But this is a miniature of the famous "Chronicles of France from Saint-Denis" and the years are almost the same, 1380 - 1400. (British Library). Again, pay attention to the details: on all warriors, Bundhugel-type basquets, mail armor - aventail, caftans Djupons (or zupons), under which armor is hidden, but armor on legs, including loops of greaves, are perfectly visible. It is not clear why, but the kneecaps of all those depicted in the figure are for some reason shown gilded. And the same zhupone some belted, and some do not. The figure clearly depicts knight initiation right on the battlefield, but more interesting is the Rondel daggers, drawn as a dress belonging to two knights. Both of them hang with the handle down and this is the way it should be, since the handle of this dagger was heavier than the blade. But he did not fall out of the scabbard, it means there was some kind of “latch” there. In addition, neither one nor the other warrior has a sling on which the sheath would hang. So they were sewn right on the zhupon! But ... where do they have swords? The bandages, after all, is not visible?
However, today we are again interested not so much in swords as in daggers. Moreover, if in the previous material the source base of our research was directly their artifacts and effigy, today we turn to medieval miniatures — that is, drawings in manuscripts or "manuscripts". We have already referred to miniatures from medieval books several times, and this allows us to draw a number of interesting conclusions.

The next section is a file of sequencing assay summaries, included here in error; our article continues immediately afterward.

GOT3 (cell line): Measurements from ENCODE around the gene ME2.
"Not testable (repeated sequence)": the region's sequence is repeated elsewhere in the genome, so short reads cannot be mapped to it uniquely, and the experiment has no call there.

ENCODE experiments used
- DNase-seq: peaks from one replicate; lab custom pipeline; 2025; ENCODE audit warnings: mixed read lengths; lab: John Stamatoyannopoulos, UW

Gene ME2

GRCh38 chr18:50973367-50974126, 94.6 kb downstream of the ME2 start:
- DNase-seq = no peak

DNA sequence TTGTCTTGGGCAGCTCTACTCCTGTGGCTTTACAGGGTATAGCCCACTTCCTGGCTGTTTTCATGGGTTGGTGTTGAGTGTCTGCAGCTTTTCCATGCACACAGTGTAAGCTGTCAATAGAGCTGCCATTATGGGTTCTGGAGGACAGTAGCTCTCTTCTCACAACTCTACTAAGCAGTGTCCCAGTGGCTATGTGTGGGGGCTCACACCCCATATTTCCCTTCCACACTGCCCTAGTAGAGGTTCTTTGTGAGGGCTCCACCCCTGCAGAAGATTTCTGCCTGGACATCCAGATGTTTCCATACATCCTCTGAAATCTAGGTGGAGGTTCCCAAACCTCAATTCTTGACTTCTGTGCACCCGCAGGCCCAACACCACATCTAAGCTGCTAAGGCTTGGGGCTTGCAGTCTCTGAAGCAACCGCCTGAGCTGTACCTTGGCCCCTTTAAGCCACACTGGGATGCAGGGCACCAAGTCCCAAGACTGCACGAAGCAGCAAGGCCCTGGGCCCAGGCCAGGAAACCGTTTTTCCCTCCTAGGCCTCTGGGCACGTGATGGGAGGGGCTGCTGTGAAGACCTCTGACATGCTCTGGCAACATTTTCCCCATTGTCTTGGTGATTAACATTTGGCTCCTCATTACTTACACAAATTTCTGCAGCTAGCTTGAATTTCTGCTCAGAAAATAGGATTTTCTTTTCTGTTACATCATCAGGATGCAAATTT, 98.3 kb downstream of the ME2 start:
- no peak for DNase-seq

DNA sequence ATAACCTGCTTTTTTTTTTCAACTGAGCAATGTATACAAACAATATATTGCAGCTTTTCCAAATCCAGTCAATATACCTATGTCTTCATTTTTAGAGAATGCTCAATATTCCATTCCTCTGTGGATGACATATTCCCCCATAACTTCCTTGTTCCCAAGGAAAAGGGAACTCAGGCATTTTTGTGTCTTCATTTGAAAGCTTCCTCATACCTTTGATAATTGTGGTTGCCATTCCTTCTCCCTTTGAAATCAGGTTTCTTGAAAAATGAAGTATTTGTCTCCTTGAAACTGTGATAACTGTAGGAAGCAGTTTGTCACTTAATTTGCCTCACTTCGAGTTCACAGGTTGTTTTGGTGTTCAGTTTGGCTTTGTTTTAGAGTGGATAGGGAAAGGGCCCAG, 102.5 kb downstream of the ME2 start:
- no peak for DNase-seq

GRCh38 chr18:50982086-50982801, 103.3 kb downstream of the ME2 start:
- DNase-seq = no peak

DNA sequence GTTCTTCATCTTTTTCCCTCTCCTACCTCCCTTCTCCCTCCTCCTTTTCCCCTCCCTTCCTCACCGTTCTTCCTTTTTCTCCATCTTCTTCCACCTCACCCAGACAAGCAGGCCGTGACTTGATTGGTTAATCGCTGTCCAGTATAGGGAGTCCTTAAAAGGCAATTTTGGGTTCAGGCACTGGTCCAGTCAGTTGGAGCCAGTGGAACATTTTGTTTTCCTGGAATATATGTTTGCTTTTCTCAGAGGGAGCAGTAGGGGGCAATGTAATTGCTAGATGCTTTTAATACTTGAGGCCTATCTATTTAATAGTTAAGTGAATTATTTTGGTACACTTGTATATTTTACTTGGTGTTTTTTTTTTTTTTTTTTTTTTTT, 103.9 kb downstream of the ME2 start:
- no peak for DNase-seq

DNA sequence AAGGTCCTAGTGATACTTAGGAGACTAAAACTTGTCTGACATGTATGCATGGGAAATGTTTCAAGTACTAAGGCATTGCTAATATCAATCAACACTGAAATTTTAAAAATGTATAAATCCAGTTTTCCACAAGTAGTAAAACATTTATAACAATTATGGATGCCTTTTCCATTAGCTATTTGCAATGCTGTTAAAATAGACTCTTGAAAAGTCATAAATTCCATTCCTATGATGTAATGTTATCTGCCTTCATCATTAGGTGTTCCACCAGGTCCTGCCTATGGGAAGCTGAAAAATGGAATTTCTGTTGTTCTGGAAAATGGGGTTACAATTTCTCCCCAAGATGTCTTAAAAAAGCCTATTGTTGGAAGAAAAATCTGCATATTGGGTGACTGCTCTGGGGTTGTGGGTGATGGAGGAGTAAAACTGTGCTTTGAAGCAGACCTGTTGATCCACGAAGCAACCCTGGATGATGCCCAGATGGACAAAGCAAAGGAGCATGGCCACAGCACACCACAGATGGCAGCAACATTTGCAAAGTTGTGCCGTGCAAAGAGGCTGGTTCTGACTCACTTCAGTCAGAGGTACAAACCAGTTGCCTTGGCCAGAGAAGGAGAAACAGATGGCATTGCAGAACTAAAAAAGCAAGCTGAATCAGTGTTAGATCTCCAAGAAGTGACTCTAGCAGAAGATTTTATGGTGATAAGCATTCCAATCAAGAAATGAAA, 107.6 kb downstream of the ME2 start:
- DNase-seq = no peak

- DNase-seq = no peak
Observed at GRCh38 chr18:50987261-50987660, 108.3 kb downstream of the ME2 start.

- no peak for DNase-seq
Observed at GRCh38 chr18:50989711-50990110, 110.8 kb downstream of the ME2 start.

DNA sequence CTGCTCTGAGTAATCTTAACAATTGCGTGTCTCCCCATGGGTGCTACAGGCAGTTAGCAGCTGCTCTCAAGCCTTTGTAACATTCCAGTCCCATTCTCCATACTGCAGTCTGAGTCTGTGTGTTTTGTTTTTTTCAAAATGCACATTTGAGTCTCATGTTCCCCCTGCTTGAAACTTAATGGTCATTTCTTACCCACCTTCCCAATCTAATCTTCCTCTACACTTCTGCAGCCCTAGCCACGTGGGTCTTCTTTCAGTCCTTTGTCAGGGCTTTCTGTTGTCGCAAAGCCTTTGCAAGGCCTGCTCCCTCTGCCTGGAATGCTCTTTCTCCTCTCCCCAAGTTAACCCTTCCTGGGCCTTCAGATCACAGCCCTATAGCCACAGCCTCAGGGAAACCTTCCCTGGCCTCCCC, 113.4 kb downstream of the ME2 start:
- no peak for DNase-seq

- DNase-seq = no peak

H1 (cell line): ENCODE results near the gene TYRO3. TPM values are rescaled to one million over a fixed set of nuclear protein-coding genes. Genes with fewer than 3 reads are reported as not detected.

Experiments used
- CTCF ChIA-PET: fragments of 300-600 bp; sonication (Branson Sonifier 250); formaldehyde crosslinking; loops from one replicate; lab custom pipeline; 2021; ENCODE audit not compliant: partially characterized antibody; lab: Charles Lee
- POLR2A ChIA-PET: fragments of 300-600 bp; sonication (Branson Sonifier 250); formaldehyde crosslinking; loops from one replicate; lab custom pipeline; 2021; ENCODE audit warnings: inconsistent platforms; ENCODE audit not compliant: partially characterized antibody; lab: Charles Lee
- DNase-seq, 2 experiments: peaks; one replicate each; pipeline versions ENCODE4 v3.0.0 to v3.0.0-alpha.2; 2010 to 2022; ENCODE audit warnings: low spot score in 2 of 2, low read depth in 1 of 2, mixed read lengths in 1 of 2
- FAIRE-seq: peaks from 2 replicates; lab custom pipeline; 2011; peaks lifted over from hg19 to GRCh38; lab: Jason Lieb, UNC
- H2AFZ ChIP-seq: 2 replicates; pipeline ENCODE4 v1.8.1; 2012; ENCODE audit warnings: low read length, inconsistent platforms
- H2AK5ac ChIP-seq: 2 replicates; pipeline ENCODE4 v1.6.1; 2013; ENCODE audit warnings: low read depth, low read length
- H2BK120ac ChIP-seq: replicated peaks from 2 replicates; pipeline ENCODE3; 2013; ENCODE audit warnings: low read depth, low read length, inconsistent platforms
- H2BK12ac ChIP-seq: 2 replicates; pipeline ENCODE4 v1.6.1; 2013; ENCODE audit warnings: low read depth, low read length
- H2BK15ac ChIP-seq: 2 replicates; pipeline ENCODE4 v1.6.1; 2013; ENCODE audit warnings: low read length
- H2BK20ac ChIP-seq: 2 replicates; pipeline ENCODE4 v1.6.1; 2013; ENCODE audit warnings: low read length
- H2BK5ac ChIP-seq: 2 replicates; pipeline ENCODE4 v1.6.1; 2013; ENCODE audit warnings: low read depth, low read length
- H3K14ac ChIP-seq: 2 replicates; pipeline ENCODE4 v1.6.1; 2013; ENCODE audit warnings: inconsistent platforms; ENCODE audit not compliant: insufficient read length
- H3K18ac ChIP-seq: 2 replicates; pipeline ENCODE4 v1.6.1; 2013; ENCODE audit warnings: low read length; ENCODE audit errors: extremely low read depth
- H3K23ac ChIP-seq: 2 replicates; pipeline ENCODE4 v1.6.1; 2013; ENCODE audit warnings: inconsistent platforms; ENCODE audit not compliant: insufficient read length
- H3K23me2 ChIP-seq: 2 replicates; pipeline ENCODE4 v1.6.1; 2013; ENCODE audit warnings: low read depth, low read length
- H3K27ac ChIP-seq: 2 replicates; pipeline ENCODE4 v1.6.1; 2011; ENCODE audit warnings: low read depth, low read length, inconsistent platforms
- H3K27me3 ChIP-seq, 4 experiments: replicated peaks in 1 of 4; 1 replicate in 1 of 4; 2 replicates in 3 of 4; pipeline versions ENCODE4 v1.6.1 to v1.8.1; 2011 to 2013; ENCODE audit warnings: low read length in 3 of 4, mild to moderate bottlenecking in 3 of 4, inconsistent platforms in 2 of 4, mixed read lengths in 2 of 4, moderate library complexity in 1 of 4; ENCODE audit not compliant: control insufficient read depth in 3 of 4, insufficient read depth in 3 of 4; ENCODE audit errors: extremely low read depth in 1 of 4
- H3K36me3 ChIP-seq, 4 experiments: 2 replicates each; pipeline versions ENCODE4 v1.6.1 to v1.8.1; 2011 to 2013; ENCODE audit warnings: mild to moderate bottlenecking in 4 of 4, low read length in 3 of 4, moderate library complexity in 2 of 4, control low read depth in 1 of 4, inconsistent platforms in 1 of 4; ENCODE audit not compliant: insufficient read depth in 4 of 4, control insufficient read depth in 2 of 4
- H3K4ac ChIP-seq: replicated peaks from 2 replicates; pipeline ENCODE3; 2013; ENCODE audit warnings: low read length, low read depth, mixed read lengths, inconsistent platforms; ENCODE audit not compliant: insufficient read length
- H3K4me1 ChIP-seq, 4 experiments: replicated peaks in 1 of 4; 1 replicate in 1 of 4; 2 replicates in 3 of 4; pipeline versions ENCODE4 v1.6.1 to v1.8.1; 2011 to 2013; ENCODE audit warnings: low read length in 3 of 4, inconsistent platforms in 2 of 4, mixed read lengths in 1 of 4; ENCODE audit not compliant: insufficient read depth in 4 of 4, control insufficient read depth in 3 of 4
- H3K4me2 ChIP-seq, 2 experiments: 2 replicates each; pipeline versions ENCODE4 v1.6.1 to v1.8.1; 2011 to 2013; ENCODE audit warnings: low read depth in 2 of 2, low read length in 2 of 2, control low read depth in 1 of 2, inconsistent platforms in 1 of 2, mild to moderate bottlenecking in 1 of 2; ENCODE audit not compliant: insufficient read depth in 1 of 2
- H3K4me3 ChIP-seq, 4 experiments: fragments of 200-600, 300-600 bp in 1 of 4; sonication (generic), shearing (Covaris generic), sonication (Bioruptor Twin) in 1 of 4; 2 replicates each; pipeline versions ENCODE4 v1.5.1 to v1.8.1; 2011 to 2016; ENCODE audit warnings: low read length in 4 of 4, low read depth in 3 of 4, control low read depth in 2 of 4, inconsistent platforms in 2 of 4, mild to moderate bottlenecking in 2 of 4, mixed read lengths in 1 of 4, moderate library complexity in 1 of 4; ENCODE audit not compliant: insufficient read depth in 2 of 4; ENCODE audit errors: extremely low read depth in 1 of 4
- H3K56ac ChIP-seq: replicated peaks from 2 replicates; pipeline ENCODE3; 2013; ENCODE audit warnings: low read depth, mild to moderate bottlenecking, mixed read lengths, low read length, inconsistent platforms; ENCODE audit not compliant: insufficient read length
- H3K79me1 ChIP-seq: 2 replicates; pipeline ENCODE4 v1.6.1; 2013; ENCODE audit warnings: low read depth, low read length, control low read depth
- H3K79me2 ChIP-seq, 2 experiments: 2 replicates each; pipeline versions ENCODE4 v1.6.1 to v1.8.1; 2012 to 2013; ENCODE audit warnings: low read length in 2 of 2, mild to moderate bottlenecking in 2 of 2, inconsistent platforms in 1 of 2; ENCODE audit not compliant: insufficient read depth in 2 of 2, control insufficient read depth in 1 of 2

"And this is how they were used in hand-to-hand!" It is believed that the same Rondel was used to finish off his opponents. And despite the fact that killing a knight meant the same thing as cutting a hen that laid golden eggs. However, on this miniature 1400 - 1425's. from the National Library of France in Paris, we see a strange picture: the knight’s suicide in the foreground, behind which the warrior in an iron hat strikes his opponent with a rondel in the viewing slot.
Helmet bascinet such as those depicted on these miniatures from the collection of the Museum of Medieval War at the Castle Castelnau in Perigon, France.